Take Call on Mercy Petitions Within Reasonable Time, Says SC
A Supreme Court bench headed by Chief Justice of India P Sathasivam on Tuesday rejected the Centre’s submission that there was no unreasonable delay in deciding the mercy plea of Rajiv Gandhi killers Murugan, Santhan and Perarivalan and commuted their death sentence to life term.
The court brushed aside the Centre’s argument that the convicts were not suffering while in jail and said, “There is no requirement in Indian law as well as in international judgments for a death-row convict to prove actual harm occasioned by the delay. There is no obligation on the convict to demonstrate specific ill-effects of suffering and agony on his mind and body as a prerequisite for commutation of sentence of death.”
“The clemency procedure under Article 72/161 provides a ray of hope to the condemned prisoners and his family members for commutation of death sentence to life imprisonment and, therefore, the executive should step up and exercise its time-honoured tradition of clemency power guaranteed in the Constitution one-way or the other within a reasonable time.”
“The fact that no time limit is prescribed to the President/Governor for disposal of the mercy petition should compel the government to work in a more systematised manner to repose the confidence of the people in the institution of democracy. Besides, it is definitely not a pleasure for this Court to interfere in the constitutional power vested under Article 72/161 of the Constitution and, therefore, we implore upon the government to render its advice to the President within a reasonable time so that the President is in a position to arrive at a decision at the earliest,” the court said.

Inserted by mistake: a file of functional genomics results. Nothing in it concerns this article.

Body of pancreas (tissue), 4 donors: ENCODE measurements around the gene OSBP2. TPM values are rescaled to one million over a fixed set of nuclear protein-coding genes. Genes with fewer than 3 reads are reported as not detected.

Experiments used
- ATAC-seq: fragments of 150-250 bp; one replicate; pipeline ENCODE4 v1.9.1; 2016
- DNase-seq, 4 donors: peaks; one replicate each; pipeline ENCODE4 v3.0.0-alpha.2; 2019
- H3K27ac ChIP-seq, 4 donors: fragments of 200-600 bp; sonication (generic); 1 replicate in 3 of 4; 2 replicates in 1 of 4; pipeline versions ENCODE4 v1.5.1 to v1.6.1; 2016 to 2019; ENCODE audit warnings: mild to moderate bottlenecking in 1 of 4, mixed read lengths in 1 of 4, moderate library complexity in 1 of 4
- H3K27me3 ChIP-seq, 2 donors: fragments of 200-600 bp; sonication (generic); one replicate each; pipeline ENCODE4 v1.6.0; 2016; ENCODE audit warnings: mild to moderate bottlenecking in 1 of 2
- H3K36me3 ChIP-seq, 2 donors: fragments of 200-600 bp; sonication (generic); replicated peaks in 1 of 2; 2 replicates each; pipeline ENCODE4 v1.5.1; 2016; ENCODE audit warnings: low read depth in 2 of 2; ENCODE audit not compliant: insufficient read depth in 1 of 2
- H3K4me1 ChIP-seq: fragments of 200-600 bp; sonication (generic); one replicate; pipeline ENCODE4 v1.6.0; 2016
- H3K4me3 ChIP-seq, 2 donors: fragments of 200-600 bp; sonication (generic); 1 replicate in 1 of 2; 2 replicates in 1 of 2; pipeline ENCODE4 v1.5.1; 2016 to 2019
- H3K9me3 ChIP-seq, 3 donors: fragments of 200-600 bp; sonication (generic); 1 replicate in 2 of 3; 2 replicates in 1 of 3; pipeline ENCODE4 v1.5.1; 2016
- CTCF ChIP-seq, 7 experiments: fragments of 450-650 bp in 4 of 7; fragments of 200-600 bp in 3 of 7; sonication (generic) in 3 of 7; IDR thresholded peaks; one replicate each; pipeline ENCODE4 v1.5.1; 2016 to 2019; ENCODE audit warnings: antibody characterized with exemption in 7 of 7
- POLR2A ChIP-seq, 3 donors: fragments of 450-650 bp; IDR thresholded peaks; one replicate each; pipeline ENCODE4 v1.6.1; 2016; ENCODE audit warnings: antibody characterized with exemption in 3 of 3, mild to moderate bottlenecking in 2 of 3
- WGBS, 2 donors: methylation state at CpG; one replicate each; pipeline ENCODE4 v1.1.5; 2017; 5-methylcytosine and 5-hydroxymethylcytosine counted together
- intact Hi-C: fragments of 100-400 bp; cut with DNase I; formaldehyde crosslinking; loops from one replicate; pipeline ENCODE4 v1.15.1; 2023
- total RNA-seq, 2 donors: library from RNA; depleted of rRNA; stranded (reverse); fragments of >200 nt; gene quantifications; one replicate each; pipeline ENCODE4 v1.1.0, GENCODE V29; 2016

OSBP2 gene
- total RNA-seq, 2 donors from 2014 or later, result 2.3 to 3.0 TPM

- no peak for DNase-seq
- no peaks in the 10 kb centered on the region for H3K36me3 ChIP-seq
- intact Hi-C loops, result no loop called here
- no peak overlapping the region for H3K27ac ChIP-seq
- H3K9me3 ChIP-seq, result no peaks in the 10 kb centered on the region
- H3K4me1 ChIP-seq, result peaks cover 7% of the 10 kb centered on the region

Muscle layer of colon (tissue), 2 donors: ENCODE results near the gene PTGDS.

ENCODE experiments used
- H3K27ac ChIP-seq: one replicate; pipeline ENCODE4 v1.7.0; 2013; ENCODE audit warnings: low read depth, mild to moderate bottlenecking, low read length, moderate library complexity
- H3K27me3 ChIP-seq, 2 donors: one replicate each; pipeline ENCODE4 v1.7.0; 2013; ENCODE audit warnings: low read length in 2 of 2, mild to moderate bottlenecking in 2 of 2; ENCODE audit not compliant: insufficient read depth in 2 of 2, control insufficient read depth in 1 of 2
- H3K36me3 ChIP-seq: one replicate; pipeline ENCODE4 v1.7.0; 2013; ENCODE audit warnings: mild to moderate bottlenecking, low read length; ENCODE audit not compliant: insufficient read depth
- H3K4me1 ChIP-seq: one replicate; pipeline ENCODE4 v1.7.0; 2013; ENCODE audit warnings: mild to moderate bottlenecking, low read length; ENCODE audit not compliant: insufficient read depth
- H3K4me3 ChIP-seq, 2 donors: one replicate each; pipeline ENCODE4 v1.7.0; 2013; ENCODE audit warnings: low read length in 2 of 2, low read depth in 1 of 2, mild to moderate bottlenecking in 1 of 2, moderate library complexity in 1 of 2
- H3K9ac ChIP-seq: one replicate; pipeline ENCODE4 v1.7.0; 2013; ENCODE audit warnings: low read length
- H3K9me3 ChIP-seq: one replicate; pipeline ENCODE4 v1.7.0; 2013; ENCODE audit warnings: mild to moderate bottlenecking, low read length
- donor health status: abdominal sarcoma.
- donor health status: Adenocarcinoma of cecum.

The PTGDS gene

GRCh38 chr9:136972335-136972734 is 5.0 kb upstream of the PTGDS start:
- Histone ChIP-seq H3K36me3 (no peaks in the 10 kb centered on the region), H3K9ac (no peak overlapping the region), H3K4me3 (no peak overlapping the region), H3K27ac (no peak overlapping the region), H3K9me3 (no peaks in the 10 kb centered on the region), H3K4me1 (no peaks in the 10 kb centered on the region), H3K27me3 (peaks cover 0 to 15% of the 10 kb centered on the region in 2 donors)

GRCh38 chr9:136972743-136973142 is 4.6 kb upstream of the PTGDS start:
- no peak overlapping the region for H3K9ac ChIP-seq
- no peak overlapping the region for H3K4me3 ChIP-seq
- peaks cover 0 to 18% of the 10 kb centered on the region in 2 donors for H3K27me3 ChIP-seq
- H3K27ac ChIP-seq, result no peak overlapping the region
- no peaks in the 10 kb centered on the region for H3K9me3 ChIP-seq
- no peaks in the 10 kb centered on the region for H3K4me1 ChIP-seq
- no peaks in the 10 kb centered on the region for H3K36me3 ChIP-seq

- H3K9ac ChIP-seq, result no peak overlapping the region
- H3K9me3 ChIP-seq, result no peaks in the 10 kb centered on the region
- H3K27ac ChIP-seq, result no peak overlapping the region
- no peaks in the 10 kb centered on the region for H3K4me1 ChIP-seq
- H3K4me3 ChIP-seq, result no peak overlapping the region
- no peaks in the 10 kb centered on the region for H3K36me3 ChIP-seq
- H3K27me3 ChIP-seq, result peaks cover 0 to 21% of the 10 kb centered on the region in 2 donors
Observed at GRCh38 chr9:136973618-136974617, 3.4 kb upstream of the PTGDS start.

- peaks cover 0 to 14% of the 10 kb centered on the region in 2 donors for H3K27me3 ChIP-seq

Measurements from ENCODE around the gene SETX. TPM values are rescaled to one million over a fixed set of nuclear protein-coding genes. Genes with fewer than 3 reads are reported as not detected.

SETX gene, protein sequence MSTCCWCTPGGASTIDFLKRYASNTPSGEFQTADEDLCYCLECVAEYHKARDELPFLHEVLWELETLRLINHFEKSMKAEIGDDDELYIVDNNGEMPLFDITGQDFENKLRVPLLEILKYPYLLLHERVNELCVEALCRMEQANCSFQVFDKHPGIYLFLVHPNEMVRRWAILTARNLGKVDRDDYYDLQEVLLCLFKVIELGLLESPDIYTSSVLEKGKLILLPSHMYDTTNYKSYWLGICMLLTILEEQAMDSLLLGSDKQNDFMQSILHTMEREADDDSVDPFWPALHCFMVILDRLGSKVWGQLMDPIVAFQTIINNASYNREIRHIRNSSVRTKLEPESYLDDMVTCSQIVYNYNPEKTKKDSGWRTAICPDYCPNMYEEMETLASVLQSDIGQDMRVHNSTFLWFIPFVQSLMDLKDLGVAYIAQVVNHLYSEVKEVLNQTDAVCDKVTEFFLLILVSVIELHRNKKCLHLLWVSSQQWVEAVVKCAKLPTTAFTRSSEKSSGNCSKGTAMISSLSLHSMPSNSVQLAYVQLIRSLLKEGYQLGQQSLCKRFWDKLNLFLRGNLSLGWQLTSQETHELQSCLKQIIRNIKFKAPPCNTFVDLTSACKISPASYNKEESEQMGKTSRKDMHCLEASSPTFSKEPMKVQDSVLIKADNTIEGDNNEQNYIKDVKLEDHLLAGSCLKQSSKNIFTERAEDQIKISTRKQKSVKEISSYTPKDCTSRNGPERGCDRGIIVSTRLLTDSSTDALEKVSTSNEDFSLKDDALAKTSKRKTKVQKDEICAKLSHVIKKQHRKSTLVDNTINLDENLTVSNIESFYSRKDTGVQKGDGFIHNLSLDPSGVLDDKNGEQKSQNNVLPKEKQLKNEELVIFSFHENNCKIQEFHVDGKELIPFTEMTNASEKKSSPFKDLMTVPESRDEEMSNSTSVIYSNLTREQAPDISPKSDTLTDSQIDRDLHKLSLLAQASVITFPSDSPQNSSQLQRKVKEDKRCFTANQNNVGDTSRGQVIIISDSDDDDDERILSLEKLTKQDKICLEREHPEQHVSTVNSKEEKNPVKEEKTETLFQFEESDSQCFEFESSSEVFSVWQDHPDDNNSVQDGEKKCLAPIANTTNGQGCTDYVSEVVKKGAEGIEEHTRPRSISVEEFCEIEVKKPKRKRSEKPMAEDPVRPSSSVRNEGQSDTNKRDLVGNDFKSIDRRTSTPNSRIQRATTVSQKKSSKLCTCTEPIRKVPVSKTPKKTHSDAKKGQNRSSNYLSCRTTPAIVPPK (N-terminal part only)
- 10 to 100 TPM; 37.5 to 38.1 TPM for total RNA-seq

Rajiv Gandhi was killed in May 1991 in Sriperumbudur. His assassins were convicted by a TADA court in January 1998 and were awarded the death sentence, which was confirmed by the apex court on May 11, 1999.
The bench had reserved its verdict on February 4 on the petition of the three convicts for commutation of their death sentence on ground of delay in deciding their mercy plea. Their plea was strongly opposed by the Centre, which had said it was not a fit case for the apex court to commute the death sentence on the ground of delay in deciding mercy plea.
The apex court had in May 2012 decided to adjudicate the petitions of Rajiv’s killers against their death penalty and had directed that their plea, pending with the Madras High Court, be sent to it. The court had passed the order on a petition by one L K Venkat, seeking transfer of their plea out of Tamil Nadu on the ground that free and fair hearing would not be possible in the State due to the surcharged atmosphere in favour of the convicts.